SEVERAL rail projects throughout Great Britain should benefit from Government investment announced by the Chancellor Philip Hammond on November 22.
An cash injection of £337million will be used by Tyne & Wear Metro towards procuring new trains.
The 48-mile, 60-station network first opened in August 1980, but its fleet of 90 two-car trains, which were built between 1978 and 1981 by Metro-Cammell, in Birmingham, are life-expired and showing reliability problems.
During their life, they have been refurbished several times. Around 40 million passengers use the Metro each year.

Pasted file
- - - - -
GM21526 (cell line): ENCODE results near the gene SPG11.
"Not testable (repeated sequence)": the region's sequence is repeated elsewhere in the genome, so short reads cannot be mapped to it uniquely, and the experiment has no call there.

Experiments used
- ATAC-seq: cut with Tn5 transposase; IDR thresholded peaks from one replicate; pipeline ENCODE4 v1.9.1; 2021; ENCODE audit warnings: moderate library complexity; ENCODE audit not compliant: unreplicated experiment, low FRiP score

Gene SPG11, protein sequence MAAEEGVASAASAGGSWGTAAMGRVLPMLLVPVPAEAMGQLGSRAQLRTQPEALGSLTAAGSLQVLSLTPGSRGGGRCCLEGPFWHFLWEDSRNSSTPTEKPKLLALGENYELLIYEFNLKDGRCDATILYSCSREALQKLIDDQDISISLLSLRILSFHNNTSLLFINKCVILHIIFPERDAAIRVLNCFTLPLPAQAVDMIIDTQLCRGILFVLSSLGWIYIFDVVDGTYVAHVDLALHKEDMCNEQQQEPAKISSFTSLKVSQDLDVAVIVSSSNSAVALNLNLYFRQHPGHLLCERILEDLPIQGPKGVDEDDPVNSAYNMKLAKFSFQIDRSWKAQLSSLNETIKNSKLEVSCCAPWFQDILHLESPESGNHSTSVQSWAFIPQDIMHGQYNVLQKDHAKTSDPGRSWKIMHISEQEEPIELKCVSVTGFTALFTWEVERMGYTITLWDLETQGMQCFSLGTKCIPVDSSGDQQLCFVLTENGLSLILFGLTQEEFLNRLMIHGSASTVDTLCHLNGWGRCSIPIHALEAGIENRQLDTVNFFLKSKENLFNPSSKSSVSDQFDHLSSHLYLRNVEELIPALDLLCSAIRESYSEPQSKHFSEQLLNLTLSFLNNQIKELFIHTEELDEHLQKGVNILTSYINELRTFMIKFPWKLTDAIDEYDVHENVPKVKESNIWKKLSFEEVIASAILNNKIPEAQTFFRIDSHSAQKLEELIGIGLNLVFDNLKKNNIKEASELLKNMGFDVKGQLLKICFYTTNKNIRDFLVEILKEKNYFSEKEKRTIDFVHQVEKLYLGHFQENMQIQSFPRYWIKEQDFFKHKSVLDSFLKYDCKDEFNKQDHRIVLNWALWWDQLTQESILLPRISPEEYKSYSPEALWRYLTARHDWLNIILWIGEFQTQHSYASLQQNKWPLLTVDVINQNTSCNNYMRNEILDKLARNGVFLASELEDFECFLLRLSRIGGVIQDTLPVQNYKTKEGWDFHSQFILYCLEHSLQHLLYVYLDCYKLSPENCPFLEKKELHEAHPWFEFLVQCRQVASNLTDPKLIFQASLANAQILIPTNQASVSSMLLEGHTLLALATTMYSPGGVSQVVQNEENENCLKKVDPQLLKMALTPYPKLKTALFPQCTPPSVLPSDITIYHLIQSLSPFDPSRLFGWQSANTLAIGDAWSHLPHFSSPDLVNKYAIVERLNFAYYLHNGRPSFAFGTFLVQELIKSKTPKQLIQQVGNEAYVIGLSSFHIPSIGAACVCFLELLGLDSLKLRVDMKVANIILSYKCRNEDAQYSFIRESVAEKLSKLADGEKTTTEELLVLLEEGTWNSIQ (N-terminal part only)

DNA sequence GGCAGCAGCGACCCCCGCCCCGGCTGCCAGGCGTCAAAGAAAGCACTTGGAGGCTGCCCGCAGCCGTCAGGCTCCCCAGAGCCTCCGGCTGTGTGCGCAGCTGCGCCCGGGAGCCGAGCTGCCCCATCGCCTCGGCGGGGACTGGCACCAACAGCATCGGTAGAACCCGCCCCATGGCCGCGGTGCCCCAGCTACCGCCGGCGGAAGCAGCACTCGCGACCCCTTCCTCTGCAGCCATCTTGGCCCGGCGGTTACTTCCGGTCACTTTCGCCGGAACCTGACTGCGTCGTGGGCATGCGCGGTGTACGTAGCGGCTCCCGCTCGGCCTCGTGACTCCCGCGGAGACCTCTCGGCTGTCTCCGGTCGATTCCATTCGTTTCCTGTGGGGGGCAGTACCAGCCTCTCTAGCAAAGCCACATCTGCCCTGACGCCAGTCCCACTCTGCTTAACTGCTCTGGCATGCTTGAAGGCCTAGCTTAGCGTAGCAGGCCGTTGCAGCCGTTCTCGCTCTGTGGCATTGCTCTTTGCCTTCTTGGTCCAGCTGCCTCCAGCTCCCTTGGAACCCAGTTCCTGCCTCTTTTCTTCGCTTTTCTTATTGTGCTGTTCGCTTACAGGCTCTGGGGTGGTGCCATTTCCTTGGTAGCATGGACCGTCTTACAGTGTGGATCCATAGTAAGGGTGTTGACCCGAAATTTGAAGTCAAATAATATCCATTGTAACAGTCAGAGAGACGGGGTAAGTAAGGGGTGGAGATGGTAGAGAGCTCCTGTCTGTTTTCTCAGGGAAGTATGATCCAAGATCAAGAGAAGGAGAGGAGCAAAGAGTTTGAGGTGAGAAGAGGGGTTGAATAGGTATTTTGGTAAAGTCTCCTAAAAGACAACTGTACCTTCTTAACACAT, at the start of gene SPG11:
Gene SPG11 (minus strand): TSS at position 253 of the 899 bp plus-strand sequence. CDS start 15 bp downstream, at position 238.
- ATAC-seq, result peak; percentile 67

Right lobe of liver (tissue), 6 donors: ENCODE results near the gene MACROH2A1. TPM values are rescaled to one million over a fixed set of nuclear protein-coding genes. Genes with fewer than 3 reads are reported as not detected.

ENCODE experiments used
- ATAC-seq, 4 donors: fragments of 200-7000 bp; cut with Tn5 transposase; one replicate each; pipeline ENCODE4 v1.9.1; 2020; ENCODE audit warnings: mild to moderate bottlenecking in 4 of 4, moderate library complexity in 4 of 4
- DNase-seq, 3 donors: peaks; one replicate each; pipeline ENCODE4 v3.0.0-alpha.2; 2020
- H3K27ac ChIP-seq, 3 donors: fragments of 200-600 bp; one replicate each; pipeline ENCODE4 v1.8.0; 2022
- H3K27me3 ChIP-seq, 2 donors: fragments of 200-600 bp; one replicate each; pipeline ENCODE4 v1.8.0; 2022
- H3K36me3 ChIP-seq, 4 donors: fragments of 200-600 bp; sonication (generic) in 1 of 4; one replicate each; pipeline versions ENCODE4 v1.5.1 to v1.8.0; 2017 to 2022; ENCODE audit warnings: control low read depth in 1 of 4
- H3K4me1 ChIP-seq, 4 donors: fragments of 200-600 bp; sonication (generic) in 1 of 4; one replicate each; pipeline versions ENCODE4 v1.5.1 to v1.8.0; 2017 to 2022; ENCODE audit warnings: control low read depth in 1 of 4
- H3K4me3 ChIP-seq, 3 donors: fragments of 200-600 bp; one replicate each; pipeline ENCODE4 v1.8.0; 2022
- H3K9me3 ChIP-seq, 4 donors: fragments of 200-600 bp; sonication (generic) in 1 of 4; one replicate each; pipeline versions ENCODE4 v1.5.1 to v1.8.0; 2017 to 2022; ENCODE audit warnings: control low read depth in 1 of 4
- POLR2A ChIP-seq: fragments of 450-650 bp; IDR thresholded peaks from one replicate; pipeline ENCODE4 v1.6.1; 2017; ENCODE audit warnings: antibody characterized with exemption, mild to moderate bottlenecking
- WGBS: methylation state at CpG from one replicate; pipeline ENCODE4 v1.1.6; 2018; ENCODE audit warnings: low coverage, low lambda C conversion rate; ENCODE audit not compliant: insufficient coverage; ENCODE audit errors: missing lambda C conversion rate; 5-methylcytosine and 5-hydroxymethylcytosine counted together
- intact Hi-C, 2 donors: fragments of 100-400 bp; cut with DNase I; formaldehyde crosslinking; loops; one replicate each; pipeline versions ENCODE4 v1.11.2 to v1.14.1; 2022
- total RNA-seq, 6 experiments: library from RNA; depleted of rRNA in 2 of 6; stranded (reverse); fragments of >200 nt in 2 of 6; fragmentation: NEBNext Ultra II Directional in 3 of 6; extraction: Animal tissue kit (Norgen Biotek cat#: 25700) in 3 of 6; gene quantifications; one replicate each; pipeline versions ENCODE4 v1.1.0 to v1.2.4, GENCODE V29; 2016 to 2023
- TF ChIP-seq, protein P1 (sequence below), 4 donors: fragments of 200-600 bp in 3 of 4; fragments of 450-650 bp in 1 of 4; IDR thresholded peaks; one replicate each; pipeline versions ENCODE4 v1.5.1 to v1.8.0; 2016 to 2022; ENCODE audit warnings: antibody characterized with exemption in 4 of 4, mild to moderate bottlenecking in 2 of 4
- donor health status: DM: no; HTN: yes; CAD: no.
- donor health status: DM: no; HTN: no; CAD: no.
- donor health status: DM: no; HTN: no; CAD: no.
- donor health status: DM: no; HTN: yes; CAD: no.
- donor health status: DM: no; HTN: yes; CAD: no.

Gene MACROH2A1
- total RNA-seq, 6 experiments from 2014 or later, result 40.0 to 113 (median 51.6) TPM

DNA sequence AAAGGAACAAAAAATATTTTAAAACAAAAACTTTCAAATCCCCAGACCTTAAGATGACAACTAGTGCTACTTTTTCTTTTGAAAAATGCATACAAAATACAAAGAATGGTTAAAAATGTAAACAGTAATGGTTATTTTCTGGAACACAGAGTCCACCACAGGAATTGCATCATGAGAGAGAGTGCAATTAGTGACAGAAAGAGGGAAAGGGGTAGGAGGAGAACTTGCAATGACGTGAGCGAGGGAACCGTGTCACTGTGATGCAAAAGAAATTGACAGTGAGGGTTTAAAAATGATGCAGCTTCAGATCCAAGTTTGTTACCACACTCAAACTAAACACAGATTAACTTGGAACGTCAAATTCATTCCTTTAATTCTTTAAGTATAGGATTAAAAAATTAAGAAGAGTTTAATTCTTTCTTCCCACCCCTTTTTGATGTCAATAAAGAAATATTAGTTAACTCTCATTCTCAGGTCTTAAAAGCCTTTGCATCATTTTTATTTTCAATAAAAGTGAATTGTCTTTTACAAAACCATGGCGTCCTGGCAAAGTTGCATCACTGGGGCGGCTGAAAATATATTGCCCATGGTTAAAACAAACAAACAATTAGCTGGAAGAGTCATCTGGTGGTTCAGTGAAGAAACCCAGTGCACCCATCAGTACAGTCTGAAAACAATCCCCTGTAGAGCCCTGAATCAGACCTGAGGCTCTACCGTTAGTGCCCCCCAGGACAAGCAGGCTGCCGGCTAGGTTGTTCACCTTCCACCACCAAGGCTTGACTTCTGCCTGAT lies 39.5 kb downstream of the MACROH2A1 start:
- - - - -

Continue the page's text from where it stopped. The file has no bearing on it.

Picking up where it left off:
A replacement fleet, which may cost £550m, could be configured to take power at the 1,500v DC on the Metro network, and 25kV AC, which with the right build of unit, could operate over electrified Network Rail lines. Battery technology is also an option to make the units energy efficient.
Funding for phase two of the western section of the East-West
Rail (EWR) link has been confirmed, covering Bicester to Bedford, and Milton Keynes to Princes Risborough, along with the aim of the first passenger services to be running in 2023, and the project to be complete by 2024.
Plans were also announced to accelerate delivery of the central section of EWR between Bedford and Cambridge, aiming for passenger services to begin by the mid-2020s.
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